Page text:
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“Global debt levels have become “higher and riskier” than that of a decade ago, meaning that “another credit downturn may be inevitable”, S&P Global Ratings has warned.

“In a report entitled Next Debt Crisis: Will Liquidity Hold?, published on Tuesday (12 March), S&P found global debt has surged by around 50% since the 2008 Global Financial Crisis, led by major-economy governments and Chinese non-financial corporates, while global debt-to-GDP ratios have risen to more than 231%, compared with 208% in June 2008.

“In the corporate space, the report found 61% of companies have aggressive or highly leveraged financial risk profiles. This is particularly the case among Chinese firms which make up around two-fifths of debt S&P categorises as “aggressive and highly leveraged”.

“S&P also noted there is now a much higher concentration of ‘BBB’ bond issuers within the investment-grade arena, with ratings trending down globally over the past decade…

“S&P Global Ratings credit analyst Terry Chan said: “Global debt is certainly higher and riskier today than it was a decade ago, with households, corporates, and governments all ramping up indebtedness.”

https://www.investmenteurope.net/research/4001300/-global-credit-downturn-inevitable-debt-skyrockets?fbclid=IwAR35IuHCTTeF0N7-EA6kYc9DKVQvSt3OYN3xlpjgGzD9JcFgphjx_RcsmjI


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“Europe’s four biggest economies — Germany, France, Italy, and the UK — are close to negative growth as German industrial output dropped unexpectedly in January, which led France to outperform its larger neighbour but not replace Germany’s economic might as an engine for growth in the Eurozone.”

https://www.neweurope.eu/article/europes-four-biggest-economies-edge-towards-recession/


“Euro-area industrial production fell more than twice as much as forecast in December, raising further questions over the state of the bloc’s economy.

“The 0.9 percent drop — more than twice the 0.4 percent forecast — was driven by declines in capital and non-durable consumer goods production. From a year earlier, output plunged the most since 2009, when the economy was dealing with the fallout from the financial crisis.”

https://www.bloomberg.com/news/articles/2019-02-13/euro-industry-posts-biggest-annual-slump-since-financial-crisis


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“Theresa May is facing another potentially humiliating Brexit showdown in the Commons, just 24 hours after her latest crushing defeat. MPs will vote on ruling out a no-deal Brexit, after the prime minister was forced to concede a free vote for Conservative MPs to avoid ministerial resignations. If MPs vote against no-deal, 24 hours later they will vote on extending Article 50, which if carried would mean the UK would not leave the EU on the proposed date of March 29.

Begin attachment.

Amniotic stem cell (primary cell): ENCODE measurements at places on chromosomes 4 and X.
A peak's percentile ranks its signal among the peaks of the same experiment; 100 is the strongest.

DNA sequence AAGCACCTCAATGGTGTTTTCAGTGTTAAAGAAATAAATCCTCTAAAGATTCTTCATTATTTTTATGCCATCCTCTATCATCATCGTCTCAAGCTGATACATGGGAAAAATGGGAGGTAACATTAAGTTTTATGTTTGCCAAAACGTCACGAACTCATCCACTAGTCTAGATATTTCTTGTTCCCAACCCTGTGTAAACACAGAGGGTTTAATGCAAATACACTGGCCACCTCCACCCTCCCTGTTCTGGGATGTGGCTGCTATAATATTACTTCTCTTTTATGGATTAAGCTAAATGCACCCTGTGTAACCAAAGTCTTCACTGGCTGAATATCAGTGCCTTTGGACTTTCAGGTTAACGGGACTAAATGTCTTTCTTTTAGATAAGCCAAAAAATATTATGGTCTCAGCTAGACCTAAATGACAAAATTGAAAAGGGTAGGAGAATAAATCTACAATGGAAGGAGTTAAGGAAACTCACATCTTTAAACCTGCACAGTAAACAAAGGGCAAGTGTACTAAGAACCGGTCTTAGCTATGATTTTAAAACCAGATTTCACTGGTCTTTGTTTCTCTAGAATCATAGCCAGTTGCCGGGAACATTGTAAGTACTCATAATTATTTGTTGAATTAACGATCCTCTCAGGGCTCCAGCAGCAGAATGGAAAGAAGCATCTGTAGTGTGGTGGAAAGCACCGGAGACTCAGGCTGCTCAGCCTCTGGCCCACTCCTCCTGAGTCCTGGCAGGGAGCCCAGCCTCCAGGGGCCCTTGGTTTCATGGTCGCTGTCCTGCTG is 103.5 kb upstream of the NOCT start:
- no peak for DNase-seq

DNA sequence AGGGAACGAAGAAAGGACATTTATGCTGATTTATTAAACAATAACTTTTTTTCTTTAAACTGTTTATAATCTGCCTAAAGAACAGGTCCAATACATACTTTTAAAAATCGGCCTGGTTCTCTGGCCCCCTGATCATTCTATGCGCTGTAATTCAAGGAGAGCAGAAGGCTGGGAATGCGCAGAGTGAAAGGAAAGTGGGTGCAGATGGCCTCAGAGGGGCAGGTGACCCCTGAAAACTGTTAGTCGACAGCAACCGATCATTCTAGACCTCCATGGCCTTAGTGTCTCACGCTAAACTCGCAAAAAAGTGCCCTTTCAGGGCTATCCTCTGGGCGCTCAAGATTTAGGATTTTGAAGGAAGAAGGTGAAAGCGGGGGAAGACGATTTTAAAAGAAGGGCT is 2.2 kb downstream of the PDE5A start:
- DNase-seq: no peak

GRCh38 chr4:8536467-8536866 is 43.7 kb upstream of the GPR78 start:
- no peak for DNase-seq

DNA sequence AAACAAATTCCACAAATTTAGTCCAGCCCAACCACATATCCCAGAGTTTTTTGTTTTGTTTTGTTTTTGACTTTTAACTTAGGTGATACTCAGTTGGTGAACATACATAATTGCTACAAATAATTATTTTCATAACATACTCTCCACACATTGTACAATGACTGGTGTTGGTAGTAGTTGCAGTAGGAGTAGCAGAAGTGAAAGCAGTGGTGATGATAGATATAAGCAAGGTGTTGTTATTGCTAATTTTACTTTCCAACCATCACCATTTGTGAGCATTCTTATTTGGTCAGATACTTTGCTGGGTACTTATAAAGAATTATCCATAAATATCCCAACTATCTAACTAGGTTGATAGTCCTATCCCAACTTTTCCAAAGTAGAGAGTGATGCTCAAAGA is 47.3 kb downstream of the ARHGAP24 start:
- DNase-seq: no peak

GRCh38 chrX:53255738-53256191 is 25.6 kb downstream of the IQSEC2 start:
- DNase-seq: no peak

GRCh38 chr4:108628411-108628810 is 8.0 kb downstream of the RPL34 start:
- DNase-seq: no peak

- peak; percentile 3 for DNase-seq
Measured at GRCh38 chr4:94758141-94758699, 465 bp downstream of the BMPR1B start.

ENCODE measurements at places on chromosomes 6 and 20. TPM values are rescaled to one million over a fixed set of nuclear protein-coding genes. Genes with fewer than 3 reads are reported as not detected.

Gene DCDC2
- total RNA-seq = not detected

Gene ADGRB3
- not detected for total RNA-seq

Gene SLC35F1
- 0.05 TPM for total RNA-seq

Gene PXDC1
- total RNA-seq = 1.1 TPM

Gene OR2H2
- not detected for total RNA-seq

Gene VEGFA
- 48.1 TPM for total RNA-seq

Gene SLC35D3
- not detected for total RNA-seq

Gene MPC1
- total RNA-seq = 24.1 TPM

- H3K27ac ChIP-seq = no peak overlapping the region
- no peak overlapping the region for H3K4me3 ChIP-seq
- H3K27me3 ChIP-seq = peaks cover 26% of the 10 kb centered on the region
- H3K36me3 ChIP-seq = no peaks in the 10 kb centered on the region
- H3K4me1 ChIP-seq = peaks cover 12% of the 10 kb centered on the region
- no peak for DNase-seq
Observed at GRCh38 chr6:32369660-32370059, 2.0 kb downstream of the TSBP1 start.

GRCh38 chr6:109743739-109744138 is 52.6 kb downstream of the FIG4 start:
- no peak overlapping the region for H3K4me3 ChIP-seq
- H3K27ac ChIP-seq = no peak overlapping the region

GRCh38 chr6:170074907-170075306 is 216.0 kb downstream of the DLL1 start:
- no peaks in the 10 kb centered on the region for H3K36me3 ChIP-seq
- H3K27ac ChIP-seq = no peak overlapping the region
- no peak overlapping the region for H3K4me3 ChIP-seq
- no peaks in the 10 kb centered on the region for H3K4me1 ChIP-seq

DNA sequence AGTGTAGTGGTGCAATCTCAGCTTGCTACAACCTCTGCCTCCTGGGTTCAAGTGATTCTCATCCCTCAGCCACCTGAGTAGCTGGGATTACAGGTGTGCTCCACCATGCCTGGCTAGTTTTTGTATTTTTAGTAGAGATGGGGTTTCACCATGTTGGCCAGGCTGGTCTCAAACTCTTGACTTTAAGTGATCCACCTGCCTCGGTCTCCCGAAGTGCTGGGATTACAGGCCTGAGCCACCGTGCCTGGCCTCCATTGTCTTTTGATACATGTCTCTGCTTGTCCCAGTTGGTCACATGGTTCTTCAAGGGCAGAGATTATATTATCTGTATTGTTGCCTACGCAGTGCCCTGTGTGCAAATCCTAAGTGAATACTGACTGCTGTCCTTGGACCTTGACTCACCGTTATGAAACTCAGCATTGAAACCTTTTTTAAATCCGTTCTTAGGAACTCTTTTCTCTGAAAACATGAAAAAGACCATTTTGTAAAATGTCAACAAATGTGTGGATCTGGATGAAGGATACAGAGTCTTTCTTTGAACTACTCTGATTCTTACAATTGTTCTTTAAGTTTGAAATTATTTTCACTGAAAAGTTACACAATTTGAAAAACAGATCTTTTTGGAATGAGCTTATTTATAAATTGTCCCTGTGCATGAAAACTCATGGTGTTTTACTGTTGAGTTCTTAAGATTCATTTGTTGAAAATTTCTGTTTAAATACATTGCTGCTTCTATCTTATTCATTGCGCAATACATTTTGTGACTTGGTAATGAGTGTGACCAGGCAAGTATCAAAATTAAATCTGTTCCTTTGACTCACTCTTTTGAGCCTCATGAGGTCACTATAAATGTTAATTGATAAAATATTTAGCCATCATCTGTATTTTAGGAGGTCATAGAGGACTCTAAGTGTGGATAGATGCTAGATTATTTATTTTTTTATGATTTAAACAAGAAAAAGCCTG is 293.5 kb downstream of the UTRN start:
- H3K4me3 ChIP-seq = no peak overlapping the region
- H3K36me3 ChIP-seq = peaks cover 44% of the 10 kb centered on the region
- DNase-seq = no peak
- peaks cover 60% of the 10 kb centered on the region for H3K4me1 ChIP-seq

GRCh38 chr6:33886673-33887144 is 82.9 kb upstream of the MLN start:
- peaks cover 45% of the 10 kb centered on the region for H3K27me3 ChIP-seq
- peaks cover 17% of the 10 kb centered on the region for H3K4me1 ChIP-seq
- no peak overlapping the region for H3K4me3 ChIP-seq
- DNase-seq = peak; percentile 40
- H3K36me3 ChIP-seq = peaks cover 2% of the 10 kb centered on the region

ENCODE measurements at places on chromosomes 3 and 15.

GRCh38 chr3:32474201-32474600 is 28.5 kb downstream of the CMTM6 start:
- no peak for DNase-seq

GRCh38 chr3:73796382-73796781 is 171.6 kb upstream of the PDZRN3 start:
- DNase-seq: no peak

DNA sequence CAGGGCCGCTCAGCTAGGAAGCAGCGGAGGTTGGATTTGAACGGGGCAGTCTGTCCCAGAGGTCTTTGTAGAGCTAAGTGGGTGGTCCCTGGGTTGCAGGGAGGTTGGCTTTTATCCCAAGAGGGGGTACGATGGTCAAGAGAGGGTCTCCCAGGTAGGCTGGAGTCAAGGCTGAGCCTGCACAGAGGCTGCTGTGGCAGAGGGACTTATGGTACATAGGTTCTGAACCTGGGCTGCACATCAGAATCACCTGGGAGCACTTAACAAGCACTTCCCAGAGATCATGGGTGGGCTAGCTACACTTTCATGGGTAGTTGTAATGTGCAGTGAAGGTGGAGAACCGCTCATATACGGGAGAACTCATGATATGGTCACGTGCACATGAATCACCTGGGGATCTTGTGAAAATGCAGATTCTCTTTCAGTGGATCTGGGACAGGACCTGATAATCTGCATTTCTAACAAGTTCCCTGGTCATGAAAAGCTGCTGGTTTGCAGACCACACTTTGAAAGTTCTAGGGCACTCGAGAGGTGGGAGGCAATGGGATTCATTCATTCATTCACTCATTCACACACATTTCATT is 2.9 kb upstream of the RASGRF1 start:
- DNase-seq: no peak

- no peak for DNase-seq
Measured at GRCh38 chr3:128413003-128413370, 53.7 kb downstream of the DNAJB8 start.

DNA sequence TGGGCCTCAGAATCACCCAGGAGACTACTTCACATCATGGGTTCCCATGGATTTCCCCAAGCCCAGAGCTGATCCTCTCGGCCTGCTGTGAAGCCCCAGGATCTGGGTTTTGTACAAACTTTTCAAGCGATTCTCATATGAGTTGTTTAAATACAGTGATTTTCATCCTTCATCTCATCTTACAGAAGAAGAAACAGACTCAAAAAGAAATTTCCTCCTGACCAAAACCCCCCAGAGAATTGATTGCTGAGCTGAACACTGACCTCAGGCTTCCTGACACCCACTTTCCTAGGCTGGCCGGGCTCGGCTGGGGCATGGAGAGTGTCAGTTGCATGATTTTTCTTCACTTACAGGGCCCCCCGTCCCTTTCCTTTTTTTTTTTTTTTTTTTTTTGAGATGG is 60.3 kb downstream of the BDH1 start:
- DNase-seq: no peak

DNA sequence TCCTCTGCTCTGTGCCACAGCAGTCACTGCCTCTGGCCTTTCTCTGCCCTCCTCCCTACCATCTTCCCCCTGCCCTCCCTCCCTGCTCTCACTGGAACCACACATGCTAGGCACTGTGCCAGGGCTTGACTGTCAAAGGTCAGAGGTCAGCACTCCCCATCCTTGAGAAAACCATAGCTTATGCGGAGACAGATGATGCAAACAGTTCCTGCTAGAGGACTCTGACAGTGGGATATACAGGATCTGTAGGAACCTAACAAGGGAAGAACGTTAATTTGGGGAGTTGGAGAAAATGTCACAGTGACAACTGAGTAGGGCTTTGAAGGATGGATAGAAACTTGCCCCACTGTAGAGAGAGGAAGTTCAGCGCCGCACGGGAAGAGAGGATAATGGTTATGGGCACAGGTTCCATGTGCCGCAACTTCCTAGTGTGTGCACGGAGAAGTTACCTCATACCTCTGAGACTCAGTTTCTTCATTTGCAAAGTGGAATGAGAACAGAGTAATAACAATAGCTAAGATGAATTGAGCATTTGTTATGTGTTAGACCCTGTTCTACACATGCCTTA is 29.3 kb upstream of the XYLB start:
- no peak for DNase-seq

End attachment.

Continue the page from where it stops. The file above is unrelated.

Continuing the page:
“Concluding her post-vote statement to MPs, the prime minister said: “Voting against leaving without a deal and for an extension does not solve the problems we face.

“”The EU will want to know what use we mean to make of such an extension.”

https://news.sky.com/story/brexit-crisis-another-day-and-more-humiliation-looms-for-theresa-may-11663798


“Tariffs will be cut to zero on 87% of imports to the UK as part of a temporary no-deal plan to prevent a £9bn price shock to business and consumers, the government has announced.”

https://www.theguardian.com/politics/2019/mar/13/brexit-tariffs-on-87-of-uk-imports-cut-to-zero-in-temporary-no-deal-plan


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“…the fact that [India’s] industrial output growth has slipped for three months in a row now shows that manufacturing hasn’t really strengthened.

“Furthermore, economic growth in the fourth quarter is expected to fall and the industrial output growth underscores such expectations.”

https://www.livemint.com/


“Japan’s core private-sector machinery orders fell for a third straight month in January, the government said Wednesday, signaling companies are becoming less willing to spend in the face of China’s economic slowdown.”

https://asia.nikkei.com/Economy/Japan-s-machinery-orders-fall-5.4-in-January


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“Amid worries over China’s economy, some currencies — particularly those of commodity-producing countries — will be most vulnerable to its slowdown. Experts say that two currencies stand out as being the most exposed to China: the Australian dollar and the New Zealand dollar.

“China is the biggest trading partner of both countries, with 24.9 percent of New Zealand’s exports and about a third of Australian exports going to the Asian giant.”

https://www.cnbc.com/2019/03/13/aussie-dollar-new-zealand-dollar-most-vulnerable-to-china-slowdown.html


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“A growing number of Australians are worried about losing their jobs following soft economic growth numbers, as a slide in consumer sentiment matches the loss in business confidence and conditions… The Unemployment Expectations Index recorded an 8.9 per cent jump, indicating more consumers expect unemployment to rise in the year ahead.”

https://www.afr.com/news/economy/employment/consumer-sentiment-on-housing-lowest-on-record-westpac-mi-20190313-h1cbb2


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“Each hour that passes without power in Venezuela brings more havoc and stress to a country already on edge. The blackout has lasted several days and with poverty levels already high and 40C heat, how is the country coping?”

https://www.bbc.co.uk/news/av/world-latin-america-47545055/venezuelan-crisis-running-out-of-food-power-and-cash-in-blackout


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